Gina Lorenz (French & Francophone Studies)

Ms. Lorenz’s dissertation, “Humanizing the Clash: Cultures of Connection in the Medieval Mediterranean,” compares descriptions of cultural encounters and everyday lived experience in first-person narratives, in the original French and Arabic, written during the twelfth through fourteenth centuries. Taking the “clash of civilizations” and the Crusades as point of departure, she focuses on what she deems the “micro”: embodied interfaith interactions as recounted through personal observations, anecdotes, and stories. By doing so, she highlights the interrelatedness of conflict and exchange and seeks to counter reductive East/West binaries that are often einforced by macro, event-driven histories.


Franka Horvat (Art History)
Insular Networks in the Middle Ages: The Art and Architecture of the Elaphiti Islands, Croatia


Elizabeth Comuzzi (History)
The Economy and Economic Connections of Puigcerdà, 1260-1360


Melinda LaTour O’Brien (Musicology)
Music and Moral Repair in Early Modern France (2016)


Brittany Asaro (Italian)
The Unseen Beloved: Love by Hearsay in Medieval and Early Modern Italian Literature (2013)


Aaron Moreno (History)
Arabicizing, Provileges, and Liturgy in Medieval Castilian Toledo: The Problems and Mutations of Mozarab Identification, 1085-1436 (2012)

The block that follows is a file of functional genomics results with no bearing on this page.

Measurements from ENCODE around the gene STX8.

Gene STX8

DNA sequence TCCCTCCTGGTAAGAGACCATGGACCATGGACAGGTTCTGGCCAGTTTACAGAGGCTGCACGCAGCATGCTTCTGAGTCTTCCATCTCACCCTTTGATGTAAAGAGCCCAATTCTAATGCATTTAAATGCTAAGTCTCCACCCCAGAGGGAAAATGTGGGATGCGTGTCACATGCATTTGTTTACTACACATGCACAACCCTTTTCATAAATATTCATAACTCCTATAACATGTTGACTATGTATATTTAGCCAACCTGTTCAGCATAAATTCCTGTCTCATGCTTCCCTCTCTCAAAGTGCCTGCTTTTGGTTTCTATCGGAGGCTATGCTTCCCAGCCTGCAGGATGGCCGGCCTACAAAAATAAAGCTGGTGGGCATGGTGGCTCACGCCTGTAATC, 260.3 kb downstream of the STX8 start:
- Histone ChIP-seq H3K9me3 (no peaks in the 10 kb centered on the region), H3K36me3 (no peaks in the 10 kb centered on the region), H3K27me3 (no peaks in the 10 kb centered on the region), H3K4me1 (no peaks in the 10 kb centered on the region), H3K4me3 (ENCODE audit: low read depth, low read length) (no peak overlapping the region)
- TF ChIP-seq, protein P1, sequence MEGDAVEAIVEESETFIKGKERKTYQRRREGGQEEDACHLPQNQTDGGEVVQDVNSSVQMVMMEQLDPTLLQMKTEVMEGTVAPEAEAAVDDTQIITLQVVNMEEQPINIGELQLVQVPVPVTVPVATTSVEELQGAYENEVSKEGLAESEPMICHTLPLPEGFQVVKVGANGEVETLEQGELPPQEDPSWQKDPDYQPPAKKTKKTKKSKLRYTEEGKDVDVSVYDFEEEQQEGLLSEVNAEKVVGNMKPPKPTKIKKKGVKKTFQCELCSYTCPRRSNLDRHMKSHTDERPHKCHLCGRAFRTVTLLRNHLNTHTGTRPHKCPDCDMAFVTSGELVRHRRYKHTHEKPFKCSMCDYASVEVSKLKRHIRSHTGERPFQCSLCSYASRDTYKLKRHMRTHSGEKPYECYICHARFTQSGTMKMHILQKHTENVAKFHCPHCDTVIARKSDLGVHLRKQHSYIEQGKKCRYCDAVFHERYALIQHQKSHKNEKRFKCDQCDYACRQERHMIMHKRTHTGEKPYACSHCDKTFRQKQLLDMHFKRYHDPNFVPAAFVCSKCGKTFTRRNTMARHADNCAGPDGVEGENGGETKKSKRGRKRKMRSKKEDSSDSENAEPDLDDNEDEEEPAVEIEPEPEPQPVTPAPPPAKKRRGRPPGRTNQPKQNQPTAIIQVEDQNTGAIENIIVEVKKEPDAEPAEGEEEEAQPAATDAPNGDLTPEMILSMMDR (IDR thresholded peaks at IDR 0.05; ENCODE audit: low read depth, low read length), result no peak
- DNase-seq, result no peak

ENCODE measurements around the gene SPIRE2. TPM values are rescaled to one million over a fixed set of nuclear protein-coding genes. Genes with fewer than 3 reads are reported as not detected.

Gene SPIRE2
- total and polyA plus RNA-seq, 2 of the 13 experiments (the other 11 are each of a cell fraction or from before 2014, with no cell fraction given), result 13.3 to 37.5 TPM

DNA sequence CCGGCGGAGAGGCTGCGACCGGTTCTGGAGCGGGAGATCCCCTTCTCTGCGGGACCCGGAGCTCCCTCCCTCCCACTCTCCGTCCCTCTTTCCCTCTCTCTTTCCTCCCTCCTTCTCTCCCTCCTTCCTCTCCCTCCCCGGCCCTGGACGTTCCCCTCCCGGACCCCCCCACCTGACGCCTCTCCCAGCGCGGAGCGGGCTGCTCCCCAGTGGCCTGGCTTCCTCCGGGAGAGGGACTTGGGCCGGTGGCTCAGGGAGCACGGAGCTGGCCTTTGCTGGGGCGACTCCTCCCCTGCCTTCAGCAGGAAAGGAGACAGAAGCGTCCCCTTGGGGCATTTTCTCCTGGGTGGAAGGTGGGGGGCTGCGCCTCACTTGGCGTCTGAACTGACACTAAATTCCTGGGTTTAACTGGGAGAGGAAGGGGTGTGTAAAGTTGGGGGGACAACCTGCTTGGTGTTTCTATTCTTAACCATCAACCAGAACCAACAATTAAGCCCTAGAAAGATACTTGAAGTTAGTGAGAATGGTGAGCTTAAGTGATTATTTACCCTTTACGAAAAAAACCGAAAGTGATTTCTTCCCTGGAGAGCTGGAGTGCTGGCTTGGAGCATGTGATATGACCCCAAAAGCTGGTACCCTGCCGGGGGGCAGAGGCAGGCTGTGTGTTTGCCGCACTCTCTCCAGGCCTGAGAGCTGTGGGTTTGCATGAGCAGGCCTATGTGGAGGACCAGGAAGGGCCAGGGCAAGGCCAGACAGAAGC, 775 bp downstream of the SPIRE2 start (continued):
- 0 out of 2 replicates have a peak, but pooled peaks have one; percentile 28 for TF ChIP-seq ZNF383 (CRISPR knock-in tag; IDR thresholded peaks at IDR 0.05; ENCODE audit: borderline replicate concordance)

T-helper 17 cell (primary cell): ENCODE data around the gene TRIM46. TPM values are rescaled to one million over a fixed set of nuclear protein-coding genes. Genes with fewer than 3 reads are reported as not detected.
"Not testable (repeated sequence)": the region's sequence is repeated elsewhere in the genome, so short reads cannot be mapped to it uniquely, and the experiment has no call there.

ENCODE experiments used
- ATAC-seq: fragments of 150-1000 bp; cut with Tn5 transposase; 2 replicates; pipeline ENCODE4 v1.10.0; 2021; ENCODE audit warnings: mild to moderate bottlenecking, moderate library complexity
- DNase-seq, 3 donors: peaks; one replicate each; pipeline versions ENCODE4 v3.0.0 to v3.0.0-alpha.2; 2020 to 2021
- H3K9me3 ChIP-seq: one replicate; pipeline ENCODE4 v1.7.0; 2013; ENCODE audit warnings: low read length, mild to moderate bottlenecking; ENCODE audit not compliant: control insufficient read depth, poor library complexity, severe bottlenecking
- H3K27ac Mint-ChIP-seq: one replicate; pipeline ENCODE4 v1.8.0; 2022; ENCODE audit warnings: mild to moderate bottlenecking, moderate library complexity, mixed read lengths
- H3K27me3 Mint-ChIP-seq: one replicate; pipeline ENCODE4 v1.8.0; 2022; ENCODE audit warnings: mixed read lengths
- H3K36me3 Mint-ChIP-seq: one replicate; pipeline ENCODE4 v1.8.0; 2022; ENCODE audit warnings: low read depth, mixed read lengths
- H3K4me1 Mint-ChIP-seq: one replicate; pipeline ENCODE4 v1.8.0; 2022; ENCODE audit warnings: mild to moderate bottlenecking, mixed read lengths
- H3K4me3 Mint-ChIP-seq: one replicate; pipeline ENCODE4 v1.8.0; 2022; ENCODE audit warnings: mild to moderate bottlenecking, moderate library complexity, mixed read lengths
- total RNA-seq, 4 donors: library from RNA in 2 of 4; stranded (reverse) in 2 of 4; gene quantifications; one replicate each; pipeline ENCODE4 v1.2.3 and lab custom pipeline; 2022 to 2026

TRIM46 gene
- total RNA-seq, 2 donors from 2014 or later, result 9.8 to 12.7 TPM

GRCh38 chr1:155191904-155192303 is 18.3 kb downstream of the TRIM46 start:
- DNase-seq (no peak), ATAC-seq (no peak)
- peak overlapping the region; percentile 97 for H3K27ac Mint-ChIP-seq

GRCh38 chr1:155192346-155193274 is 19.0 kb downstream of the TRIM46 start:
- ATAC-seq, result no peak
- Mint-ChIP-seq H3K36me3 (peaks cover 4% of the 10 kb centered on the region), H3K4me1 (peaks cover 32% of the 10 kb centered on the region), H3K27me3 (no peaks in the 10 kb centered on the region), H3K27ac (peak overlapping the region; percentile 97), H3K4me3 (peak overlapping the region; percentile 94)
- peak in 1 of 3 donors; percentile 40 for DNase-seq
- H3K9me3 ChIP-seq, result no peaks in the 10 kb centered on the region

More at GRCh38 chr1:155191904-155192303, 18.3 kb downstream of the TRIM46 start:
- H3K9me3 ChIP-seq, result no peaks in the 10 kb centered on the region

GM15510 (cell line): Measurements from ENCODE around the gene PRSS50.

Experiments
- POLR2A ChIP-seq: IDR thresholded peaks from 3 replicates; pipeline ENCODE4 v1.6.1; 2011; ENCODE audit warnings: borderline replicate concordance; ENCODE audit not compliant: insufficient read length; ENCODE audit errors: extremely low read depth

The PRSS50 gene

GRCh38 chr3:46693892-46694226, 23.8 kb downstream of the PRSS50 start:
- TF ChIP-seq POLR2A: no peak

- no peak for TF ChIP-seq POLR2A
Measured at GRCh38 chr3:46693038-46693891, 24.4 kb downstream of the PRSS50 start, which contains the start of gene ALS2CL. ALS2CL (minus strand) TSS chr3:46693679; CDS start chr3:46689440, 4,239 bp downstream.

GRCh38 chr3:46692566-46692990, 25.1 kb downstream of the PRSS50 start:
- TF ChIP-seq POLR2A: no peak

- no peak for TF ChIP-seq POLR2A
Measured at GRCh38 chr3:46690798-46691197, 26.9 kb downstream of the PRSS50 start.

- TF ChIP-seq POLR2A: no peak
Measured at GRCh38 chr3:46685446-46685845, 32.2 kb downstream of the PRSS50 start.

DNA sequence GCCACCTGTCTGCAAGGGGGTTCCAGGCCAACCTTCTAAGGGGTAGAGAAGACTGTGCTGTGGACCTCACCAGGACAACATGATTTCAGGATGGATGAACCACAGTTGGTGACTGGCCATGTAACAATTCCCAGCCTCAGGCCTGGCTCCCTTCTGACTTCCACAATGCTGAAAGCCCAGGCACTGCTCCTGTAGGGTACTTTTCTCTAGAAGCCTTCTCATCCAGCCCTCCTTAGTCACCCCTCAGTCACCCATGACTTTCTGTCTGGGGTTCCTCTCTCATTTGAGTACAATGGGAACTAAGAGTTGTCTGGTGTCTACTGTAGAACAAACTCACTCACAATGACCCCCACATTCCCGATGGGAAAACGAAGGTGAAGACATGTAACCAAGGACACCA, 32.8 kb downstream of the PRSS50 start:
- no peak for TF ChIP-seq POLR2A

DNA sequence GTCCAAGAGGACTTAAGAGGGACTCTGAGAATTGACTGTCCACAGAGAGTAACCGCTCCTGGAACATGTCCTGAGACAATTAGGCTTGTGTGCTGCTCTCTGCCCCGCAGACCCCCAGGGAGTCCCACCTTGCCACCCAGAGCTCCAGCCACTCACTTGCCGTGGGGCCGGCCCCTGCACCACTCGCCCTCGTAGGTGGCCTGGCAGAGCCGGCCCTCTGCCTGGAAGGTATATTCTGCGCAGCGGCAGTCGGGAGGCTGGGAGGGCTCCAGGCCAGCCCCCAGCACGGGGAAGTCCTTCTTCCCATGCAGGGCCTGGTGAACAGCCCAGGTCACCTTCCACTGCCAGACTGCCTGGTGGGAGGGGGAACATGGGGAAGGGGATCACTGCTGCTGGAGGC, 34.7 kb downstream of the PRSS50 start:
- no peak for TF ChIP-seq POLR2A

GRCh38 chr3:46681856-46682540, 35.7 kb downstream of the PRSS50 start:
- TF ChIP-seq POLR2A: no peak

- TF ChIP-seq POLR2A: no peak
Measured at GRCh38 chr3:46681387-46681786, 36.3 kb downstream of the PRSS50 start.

Leanne Good (History)
Land and Landscape: The Transition from Agilofing to Carolingian Bavaria (2012)


Joshua Blander (Philosophy)
Dependence, Seperability, and Theories of Identity and Distinction in Late Medieval Philosophy: Case Studies from Scotus and Ockham (2014)


Celine Dauverd (History)
Mediterranean Symbiotic Empire: The Genoese Trade Diaspora in Spanish Naples, 1460-1640 (2007)


Edna Yahil (History)
Creating Justice in Late Medieval France: The Seigneurial Court of Saint Germain des Prés (2004)


Kirsten Lee Over (Comparative Literature)
Kingship, Conquest, and Patria: Literary and Cultural Identities in Medieval French and Welsh Arthurian Romance (2002)


Courtney Booker (History)
Writing a Wrong: The Divestiture of Louis the Pious (833) and the Decline of the Carolingians (2002)


Robert Romanchuk (Slavic Languages and Literatures)
The Textual Community of the Kirillo-Belozerskii Monastery, 1397-1492 (1999)


Deborah Meister (English)
The Burning Bush: Tudor Martyrs and the Construction of Subjectivity in the Renaissance (1999)


Matthew Vester (History)
Territorial Politics in the Savoyard Domains, 1536-1580 (1997)


Angelique Gulermovich Epstein (Folklore and Mythology)
War Goddess: The Morrigan and Her German0-Celtic Counterparts (1998)


Victoria Hayne (English)
Performing Social Practice: Theatrical Representation of Social Convention and Conflict in Tudor-Stuart Drama (1997)


Aaron Michael Wintroub (History)
To Triumph in Paradise: The New World and the New Learning in the Royal Entry Festival ofhenri II, Rouen, 1530 (1995)


Terry Nixon (History)
The Role of Audience in the Development of French vernacular Literature in the Twelfth and Early Thirteenth Century, with a Descriptive Catalogue of Manuscripts (1989)